I have to conform myself to that scriptural model to do those three things -- leave and cleave, be fruitful and multiply, and to subdue and rule – that God tells Adam and Eve. I have to conform myself to that rather than letting the world or my own desires conform me to the way that I would otherwise go.
Bob: So give me a concrete example of how you would lean into nurturing at home when you might not have done it this way in the past.
Shaunti: Well, here’s something that actually happened for me. I was so focused on the stuff I was doing in my ministry and the books that I was writing and the fun I was having being out and talking to women’s groups. And I hate to say it – this is really hard to talk about, but I was perfectly content with leaving my very small children in daycare all day.
I had just had my second child and I felt in my spirit there was something wrong with me when I really didn’t mind leaving my infant son in childcare until 6:30 in the evening, and got irritated to have to pick him up. At my 36th birthday dinner with some girlfriends I broke down in tears. “This can’t be right.” I asked my friends to pray for me. I cried out to God, “Lord, is this wrong? If so, change my desires.” And here’s what I felt that I heard as an answer from God:
“Pick them up at three.”
“No, Lord, I mean make me want to be the mom you want me to be.”
“Pick them up at three.”
“But how will I get all my work done?”
“Pick them up at three.”
Finally I obeyed, and I picked them up at three o’clock, which meant I was spending at least three hours more a day with my children. God changed my desires.
I had always bought into the notion that some women are just not naturally maternal. And okay, maybe I wasn’t maternal in the same way as a woman who had always wanted to be a stay-at-home mom, but part of the reason my feelings were off-base is that I was living from the outside in, and I was letting my skills and interests dictate how I was spending all my time. When I changed how I spent my time, my feelings and my interest followed.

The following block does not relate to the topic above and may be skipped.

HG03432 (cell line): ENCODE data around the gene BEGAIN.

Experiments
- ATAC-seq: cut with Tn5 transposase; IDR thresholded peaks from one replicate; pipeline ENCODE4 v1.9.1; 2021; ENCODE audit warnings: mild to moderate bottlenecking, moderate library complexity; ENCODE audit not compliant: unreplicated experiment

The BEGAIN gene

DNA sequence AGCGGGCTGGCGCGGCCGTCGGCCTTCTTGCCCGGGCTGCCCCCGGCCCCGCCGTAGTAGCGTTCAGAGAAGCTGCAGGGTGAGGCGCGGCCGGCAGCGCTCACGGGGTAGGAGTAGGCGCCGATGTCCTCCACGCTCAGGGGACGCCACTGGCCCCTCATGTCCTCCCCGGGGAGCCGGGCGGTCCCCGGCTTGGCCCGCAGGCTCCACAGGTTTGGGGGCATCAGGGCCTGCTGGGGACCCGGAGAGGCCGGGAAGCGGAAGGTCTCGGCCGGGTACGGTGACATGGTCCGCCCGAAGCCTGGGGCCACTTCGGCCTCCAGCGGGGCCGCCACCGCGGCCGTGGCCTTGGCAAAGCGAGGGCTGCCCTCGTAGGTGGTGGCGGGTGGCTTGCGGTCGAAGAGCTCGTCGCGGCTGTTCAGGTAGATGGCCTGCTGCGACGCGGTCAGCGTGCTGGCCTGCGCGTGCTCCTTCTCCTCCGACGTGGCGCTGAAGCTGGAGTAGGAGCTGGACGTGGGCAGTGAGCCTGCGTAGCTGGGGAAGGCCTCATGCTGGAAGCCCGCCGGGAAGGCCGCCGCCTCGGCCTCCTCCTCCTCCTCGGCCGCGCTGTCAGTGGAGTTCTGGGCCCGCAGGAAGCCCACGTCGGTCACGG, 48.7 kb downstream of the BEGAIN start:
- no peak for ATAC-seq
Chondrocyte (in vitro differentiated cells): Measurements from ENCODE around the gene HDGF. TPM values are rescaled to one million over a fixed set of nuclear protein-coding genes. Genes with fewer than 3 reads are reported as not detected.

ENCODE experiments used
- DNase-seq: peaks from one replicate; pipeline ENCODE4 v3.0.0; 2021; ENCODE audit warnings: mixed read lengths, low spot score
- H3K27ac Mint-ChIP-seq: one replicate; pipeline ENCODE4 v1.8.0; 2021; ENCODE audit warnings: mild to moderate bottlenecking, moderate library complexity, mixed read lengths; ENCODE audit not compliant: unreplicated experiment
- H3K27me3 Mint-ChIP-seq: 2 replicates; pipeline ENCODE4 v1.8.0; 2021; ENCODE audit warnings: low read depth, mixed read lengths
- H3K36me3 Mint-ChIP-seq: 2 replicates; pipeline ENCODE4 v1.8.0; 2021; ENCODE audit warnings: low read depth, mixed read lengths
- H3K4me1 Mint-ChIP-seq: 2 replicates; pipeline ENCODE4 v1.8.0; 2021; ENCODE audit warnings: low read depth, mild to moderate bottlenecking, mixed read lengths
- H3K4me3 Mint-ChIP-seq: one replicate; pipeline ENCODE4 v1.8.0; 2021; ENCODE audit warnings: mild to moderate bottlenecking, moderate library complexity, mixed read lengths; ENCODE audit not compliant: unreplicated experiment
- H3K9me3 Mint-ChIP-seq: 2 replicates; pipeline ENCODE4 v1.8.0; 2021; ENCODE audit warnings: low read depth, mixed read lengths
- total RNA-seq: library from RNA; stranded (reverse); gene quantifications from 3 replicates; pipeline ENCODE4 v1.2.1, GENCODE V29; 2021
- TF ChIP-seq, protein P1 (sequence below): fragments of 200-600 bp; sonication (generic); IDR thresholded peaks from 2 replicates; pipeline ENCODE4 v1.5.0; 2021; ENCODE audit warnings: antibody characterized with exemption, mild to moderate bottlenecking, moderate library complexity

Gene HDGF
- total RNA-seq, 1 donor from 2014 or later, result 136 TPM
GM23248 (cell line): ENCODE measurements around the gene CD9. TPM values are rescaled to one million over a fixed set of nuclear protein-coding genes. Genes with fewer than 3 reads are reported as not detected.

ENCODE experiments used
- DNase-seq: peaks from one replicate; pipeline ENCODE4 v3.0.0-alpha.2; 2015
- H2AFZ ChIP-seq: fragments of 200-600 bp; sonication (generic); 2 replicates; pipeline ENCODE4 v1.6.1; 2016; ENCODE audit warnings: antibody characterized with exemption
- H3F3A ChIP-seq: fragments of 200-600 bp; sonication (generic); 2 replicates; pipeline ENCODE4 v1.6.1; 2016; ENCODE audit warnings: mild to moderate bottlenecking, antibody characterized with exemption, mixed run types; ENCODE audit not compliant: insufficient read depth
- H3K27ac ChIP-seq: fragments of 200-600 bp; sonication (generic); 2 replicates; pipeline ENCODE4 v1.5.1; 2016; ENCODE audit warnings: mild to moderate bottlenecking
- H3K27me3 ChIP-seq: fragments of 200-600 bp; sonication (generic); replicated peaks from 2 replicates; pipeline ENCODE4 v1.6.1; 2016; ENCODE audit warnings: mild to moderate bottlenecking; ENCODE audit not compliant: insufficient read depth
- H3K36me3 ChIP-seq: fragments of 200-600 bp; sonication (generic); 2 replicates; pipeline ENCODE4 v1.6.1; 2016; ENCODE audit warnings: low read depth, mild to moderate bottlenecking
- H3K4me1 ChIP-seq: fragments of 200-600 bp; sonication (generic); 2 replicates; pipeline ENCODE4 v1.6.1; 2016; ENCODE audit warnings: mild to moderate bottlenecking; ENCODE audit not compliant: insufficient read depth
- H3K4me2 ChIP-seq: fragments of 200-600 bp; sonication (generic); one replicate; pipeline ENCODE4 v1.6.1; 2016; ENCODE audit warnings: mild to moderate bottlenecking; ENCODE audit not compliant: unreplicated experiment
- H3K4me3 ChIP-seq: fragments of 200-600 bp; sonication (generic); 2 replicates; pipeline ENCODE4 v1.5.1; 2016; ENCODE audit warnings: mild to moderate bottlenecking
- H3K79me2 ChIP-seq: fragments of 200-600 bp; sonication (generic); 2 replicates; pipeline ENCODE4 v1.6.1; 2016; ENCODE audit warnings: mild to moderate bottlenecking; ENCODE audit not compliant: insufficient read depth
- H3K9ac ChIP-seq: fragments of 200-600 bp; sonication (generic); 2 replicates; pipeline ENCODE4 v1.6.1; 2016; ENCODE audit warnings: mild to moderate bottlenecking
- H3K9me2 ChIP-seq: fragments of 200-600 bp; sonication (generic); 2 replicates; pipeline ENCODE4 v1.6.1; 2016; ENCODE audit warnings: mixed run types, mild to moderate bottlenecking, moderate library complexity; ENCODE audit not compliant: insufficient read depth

This principle is so well summed up by one moment in the movie Fireproof. One of the main characters looks at his friend, a man who is contemplating divorce because he doesn’t ‘feel the love’ anymore, and he says, “You can’t follow your heart, because your heart can be deceived. You’ve got to lead your heart.” Leading your heart is essentially what inside-out living is.
Dennis: I kept waiting in the midst of that story, Shaunti, for you to say, “And then Jeff said to me,” or “Jeff confronted me,” or “Jeff appealed to me.”
Shaunti: Oh, oh yes. That happened multiple times, actually. There were several times when Jeff basically said, “The way you’re spending your time, you’re not with your kids when you’re with your kids.”
There were a few times in that process where I’d pick them up at three and I’d be on the telephone doing conference calls. He finally got in my face and said, “You’re still not with them. You’re still not really investing into them.” So that was all part of my “Okay, I have to do this. I have to function the way that I’m designed. I have to not follow my feelings. I have to lead my feelings.” And that’s really when my feelings changed.